2The delivery time is longer
In the waterfall method, your team must complete one phase before moving on to the next one. While this is a straightforward process, it prevents your team from taking a “divide and conquer” approach. Some team members might get stuck waiting for others to complete their tasks, which isn’t the best use of time. That can cause a project to take longer to complete than it would otherwise.
3Change can be hard to fit in
Unexpected situations happen all the time – structuring an entire project on the idea of things running smoothly from start to finish might be wishful thinking. The waterfall method doesn’t support making a change if an unexpected issue arises or there’s anything you need to tweak down the road. If something pops up, you might have to backtrack to the beginning of the project.
4Clients don’t have a say in the design phase
The waterfall approach is a bit different from an approach like agile project management, which involves clients in every step of the process. With waterfall project management, once the requirements are set, there’s no room for making changes. That means a client can’t later share additional ideas that weren’t part of the initial design. The plans are fixed, so clients can’t easily give feedback on whether the team is meeting their vision.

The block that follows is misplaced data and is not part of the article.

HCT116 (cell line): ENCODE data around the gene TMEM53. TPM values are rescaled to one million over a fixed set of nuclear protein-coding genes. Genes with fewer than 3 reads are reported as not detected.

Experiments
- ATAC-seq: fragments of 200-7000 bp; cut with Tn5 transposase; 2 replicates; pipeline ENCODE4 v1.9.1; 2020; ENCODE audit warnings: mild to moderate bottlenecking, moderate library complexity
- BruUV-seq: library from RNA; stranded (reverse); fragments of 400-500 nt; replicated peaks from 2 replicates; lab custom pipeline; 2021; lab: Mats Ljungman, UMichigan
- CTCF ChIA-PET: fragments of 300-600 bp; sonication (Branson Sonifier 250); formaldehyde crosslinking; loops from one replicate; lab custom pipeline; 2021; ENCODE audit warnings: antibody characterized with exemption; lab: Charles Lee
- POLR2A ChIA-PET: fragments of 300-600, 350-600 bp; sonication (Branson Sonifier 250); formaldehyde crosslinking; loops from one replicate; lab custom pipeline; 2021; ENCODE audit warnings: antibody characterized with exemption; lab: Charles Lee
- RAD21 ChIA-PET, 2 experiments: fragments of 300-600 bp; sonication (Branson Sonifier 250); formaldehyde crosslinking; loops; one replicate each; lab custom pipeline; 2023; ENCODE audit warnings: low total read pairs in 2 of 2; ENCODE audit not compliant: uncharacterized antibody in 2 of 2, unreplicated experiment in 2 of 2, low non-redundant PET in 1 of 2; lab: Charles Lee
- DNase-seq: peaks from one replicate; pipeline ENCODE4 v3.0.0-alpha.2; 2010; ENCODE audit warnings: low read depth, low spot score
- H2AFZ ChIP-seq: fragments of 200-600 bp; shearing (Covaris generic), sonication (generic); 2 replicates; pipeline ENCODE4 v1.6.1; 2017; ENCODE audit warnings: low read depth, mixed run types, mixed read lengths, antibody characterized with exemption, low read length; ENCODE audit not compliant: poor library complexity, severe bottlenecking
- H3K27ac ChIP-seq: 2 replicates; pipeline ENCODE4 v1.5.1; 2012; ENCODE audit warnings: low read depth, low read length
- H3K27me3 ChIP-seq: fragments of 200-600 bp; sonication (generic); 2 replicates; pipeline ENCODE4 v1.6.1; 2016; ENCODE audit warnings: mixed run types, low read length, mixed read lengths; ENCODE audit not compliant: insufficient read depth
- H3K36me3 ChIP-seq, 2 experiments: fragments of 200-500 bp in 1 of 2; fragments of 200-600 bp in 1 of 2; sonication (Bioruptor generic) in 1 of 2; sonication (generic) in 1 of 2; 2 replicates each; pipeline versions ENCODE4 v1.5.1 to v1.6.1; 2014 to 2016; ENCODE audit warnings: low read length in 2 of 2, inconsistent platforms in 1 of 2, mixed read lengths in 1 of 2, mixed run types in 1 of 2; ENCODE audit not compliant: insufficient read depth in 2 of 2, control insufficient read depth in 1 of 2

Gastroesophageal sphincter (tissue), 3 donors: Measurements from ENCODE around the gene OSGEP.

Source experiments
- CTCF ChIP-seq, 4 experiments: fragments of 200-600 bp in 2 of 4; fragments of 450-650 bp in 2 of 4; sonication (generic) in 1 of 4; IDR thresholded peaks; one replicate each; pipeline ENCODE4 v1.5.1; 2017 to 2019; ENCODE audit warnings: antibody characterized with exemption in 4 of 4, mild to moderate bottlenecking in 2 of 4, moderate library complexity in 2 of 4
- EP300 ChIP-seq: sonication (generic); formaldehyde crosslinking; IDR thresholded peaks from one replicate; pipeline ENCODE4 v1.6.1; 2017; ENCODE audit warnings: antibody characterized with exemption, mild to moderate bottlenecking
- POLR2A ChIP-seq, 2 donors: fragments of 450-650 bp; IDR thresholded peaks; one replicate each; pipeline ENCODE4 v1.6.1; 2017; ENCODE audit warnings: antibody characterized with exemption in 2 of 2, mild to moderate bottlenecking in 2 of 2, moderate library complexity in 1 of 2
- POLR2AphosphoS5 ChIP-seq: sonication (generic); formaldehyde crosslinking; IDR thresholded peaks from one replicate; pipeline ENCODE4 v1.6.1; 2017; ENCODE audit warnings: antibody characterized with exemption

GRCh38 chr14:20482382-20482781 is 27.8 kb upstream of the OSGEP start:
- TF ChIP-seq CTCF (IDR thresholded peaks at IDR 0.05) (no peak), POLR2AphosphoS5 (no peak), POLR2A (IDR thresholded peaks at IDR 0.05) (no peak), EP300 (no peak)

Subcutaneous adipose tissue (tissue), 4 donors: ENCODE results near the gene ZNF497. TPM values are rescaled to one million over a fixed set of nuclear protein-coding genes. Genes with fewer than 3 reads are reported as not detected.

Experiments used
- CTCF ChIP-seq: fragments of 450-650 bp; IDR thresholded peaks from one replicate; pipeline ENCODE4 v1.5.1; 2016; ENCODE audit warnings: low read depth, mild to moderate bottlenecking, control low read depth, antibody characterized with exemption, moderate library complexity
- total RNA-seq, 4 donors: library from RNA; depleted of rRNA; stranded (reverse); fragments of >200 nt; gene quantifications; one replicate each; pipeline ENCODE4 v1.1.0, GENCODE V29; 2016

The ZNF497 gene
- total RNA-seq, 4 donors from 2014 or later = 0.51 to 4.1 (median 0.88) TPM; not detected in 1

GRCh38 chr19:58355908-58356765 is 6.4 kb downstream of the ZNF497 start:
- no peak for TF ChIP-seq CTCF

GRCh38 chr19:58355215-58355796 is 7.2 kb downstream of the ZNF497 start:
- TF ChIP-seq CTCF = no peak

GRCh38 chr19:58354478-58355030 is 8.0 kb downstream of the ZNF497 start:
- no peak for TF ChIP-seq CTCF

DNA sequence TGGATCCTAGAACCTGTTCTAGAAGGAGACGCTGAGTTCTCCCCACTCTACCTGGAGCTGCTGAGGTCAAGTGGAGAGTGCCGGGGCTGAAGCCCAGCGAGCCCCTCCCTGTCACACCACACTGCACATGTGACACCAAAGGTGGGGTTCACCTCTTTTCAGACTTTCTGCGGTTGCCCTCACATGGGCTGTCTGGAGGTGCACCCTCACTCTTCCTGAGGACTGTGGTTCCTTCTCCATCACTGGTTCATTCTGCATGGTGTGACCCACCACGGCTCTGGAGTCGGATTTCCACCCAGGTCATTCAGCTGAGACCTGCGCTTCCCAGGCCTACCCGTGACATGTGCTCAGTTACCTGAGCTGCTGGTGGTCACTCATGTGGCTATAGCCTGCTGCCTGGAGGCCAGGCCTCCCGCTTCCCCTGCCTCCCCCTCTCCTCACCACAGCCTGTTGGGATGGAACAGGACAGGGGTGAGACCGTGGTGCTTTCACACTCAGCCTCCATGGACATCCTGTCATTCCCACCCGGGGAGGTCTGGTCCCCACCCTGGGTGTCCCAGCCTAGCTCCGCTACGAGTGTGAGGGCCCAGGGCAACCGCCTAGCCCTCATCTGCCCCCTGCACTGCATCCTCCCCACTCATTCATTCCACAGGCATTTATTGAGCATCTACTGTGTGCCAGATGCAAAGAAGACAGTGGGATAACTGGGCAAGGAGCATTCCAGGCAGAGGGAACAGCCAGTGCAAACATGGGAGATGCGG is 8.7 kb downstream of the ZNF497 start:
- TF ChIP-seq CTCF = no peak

5One missed deadline delays the whole project
Since progress with the waterfall method is sequential, if your team misses a deadline during any part of the project, the rest gets pushed back. For example, if the design phase runs longer than expected, the implementation phase starts later than planned. The result is a domino effect that can delay the rest of the project.
Who can benefit from using the waterfall method?
After weighing the advantages and disadvantages of the waterfall method, many teams choose to use it. If your project sounds like any of the below, the waterfall method might be best for you and your team.
- Projects with clear requirements
- Projects with a defined scope
- Project with clients who are sure of what they want
1Projects with clear requirements
There’s no room for even an ounce of confusion when structuring your waterfall process for a project. That makes the waterfall project management methodology a good fit if you already have rock-solid timelines, budgets, and expectations. This way, you can enter the requirements phase with all the information you need to create a concise project plan to share with your team.
2Projects with a defined scope
Knowing your project’s scope from the start can help you get all the resources you need to seamlessly proceed from one phase to another. If you have a clear picture of your project’s end goal, the waterfall method can help you clear a path to the desired result.
3Project with clients who are sure of what they want
If a client approaches you with a clear vision of the product they want your team to create, you can consider the waterfall method. A client who knows exactly what they’re looking for from the beginning will likely stick to their plan throughout the development process. That goes hand in hand with the waterfall project management methodology.
Finding your flow in project management
The waterfall methodology is about as direct as project management gets. It can be an easy way to get your project from the planning stage to a product that exceeds your clients’ expectations. With all the aspects of your project clearly laid out, holding regular meetings will be essential to making sure everything stays on track. And with Fellow, you can easily plan all your meetings to be just as straightforward as the project itself. Who knew project management could flow so smoothly?